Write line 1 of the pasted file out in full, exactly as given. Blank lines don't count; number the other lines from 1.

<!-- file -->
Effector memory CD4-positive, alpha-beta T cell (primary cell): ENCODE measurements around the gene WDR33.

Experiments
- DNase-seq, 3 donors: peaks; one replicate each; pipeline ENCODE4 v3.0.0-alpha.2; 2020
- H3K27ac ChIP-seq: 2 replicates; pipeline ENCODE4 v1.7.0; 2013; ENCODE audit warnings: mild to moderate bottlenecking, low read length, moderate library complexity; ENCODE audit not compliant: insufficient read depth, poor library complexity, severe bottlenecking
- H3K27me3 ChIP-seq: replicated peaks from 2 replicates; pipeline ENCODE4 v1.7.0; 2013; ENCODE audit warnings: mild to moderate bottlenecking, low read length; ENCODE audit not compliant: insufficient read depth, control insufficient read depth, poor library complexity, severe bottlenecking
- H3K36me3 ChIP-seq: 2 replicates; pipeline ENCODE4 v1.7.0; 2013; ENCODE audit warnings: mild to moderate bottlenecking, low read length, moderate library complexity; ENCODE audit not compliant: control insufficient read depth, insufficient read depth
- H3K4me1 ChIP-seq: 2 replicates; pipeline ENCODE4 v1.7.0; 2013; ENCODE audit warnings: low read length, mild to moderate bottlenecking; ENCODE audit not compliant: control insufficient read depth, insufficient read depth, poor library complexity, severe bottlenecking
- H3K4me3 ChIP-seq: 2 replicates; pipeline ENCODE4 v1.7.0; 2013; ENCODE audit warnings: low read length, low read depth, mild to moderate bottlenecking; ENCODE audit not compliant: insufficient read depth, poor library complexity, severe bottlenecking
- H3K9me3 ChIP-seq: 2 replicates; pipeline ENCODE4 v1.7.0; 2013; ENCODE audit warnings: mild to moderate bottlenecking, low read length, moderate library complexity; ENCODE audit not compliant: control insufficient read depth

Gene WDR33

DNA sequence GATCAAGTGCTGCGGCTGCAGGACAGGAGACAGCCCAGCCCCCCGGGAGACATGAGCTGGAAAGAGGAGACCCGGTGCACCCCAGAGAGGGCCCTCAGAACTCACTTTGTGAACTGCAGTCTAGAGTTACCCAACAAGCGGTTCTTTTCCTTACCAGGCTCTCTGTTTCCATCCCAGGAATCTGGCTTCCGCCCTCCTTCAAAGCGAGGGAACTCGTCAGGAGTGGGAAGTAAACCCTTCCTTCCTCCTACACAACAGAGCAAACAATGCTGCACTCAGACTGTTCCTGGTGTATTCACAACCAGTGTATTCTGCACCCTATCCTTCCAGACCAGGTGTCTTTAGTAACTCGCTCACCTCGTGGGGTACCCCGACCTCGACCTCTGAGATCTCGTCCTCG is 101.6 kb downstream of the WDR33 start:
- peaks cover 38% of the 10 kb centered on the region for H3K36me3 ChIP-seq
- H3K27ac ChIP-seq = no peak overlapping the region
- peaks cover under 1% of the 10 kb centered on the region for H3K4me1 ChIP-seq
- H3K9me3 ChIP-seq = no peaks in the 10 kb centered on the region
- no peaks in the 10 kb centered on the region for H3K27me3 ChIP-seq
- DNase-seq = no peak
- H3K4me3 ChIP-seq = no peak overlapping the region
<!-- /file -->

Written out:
Effector memory CD4-positive, alpha-beta T cell (primary cell): ENCODE measurements around the gene WDR33.